Home Education – an Intro

In Britain it is, quite correctly, the case that all children must have access to education. This access should enable the child to function within their lifestyle & social group whilst not obstructing them from changing lifestyle & socio-economic group, if they so choose. The way in which this education is obtained, is not prescribed by the state and many different methods are felt to be suitable. Home Education is an accepted method of educational provision.

My apologies for the slightly definitive start to this post, but many people may be unaware of the above, particularly overseas readers. There are many reasons why people may choose to Home Educate, Here are a few examples:

  • Religious Belief
  • Special Needs
  • Unsuitable local schools
  • Bullying
  • Personal values & opinion

There are many more reasons but in the end it tends to be simply because the parent’s feel that they can do the best for their child. After all this is how children would naturally have learnt. Home Education does not mean School at Home; one does not have to follow the National Curriculum or have set subject lessons in a set timetable. Some people may choose to do so but many parents believe in child led learning; that is where the child is encouraged to express his / her interests and then the parents facilitate the child’s learning about & around those topics. Children are naturally inquisitive, they wish to learn, have much curiosity and even more imagination. The child led approach allows for far more in depth education, where days in a row may be devoted to discovery & discussion of a particular topic. As in real life, many different ‘subjects’ are required to fully investigate one topic. For example:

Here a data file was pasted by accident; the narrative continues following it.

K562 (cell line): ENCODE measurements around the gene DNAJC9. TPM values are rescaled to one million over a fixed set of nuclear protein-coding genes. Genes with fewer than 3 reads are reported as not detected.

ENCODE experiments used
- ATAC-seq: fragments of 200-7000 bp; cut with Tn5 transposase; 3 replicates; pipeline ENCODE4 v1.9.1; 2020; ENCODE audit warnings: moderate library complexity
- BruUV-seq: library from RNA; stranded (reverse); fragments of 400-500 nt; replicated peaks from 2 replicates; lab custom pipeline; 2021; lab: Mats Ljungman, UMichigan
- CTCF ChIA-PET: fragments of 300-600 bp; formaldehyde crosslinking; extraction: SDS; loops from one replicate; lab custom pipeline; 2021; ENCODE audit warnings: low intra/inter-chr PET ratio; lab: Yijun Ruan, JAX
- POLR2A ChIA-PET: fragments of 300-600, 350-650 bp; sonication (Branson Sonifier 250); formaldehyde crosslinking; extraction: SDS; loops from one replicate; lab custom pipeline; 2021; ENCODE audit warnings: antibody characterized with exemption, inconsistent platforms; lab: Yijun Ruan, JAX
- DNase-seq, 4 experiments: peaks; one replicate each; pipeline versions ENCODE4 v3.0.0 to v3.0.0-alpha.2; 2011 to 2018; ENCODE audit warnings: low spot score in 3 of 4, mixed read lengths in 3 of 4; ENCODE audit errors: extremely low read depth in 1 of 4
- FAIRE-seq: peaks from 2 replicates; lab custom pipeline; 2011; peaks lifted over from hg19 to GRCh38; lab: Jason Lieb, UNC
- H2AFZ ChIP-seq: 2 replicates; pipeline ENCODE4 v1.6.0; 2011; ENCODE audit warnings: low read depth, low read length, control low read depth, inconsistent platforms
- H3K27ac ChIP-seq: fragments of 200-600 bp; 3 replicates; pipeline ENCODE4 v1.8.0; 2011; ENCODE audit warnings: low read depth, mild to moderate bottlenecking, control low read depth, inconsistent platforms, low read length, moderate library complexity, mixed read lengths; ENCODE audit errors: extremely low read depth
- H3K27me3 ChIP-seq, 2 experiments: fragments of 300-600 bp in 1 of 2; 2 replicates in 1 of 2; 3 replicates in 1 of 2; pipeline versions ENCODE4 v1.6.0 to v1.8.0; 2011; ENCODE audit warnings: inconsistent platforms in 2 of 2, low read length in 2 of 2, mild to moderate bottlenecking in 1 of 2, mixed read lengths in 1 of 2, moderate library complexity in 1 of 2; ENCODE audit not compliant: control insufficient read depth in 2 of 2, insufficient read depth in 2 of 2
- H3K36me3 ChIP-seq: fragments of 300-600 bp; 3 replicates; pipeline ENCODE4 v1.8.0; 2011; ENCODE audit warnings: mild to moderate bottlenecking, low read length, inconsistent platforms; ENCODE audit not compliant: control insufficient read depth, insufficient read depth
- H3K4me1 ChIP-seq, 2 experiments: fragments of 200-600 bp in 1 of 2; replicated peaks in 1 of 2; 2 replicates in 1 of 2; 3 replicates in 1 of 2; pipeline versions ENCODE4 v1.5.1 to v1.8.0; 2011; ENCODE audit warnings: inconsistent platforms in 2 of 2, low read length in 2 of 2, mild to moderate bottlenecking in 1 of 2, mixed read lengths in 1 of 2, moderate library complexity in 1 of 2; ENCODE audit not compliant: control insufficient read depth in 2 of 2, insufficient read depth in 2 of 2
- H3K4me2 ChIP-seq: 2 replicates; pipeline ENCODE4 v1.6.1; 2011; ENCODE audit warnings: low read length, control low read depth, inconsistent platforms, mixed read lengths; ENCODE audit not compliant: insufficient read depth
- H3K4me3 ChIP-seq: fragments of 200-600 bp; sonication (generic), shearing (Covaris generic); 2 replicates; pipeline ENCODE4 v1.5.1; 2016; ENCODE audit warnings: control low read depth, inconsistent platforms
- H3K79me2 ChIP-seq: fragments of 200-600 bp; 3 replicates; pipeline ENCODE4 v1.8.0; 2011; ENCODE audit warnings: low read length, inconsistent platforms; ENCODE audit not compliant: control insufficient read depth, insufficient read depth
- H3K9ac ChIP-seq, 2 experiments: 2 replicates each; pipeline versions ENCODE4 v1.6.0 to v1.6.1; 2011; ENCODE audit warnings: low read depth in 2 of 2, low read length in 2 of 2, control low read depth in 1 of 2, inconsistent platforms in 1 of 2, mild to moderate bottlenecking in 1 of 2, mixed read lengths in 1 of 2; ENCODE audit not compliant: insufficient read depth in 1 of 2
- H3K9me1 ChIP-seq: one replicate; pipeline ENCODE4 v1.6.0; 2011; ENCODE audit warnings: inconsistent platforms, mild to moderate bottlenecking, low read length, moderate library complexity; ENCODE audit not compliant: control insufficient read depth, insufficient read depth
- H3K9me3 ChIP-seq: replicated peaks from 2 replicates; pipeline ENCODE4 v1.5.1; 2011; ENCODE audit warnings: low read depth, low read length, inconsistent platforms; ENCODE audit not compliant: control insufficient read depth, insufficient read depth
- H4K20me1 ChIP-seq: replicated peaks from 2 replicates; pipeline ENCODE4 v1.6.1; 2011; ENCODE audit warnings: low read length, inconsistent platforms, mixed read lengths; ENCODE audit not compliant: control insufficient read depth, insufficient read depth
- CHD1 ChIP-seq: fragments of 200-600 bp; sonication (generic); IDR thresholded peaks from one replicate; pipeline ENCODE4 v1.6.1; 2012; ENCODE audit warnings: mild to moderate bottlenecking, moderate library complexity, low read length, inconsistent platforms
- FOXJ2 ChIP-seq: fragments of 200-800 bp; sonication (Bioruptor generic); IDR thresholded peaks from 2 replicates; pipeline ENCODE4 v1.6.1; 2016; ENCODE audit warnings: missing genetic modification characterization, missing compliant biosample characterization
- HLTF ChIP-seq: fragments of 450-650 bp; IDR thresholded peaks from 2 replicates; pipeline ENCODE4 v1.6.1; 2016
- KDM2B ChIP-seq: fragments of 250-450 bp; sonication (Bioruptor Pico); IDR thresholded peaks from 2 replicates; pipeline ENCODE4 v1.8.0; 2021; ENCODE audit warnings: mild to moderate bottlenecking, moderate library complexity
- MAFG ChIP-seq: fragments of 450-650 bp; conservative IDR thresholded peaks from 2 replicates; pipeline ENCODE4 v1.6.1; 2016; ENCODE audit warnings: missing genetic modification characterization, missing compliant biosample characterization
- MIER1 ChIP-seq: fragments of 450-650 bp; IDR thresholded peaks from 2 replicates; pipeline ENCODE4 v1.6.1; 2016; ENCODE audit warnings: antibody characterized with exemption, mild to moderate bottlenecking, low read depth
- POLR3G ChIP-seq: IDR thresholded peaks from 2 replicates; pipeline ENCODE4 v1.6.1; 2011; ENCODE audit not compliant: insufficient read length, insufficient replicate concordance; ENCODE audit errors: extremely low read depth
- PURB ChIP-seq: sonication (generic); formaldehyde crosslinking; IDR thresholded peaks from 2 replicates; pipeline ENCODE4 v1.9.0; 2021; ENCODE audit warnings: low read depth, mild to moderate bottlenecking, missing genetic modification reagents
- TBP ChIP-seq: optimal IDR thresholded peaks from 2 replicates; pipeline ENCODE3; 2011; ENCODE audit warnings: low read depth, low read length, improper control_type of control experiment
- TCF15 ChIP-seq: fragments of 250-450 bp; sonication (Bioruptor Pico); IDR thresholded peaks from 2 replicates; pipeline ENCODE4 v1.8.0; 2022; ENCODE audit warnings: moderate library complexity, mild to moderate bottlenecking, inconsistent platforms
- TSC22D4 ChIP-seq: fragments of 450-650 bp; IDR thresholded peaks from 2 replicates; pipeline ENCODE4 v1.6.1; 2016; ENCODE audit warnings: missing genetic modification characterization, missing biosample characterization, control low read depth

My daughter might ask why the pond water is turning green. To investigate this we might note that there has recently been more sunlight & warmth and we already know that sunlight is used by plants to photosynthesise. We next take a sample of pond water, mount it on a slide and study it under the microscope. We note green spiral filaments of plant matter. We must calculate the magnification & scale that we are viewing at, we then search books & internet to identify the plant matter as Spirogyra. We also noted other creatures in the pond water, this leads to a discussion about provision of safe drinking water, around the world. We photograph & draw our finds and end the topic with a discussion about the historical development of microscopes before finally watching a DVD about pond life.

From the one initial question we have covered, amongst others:

  • Biology
  • Maths
  • English & Comprehension
  • Geography
  • Art
  • History
  • Media Studies

What’s more it was all really great fun!

Hopefully this post has given you a taste of why people choose it & how Home Education might work. I’ll provide more posts in time to come, in the meantime there are two useful UK organisations that you can contact if you need to know more.

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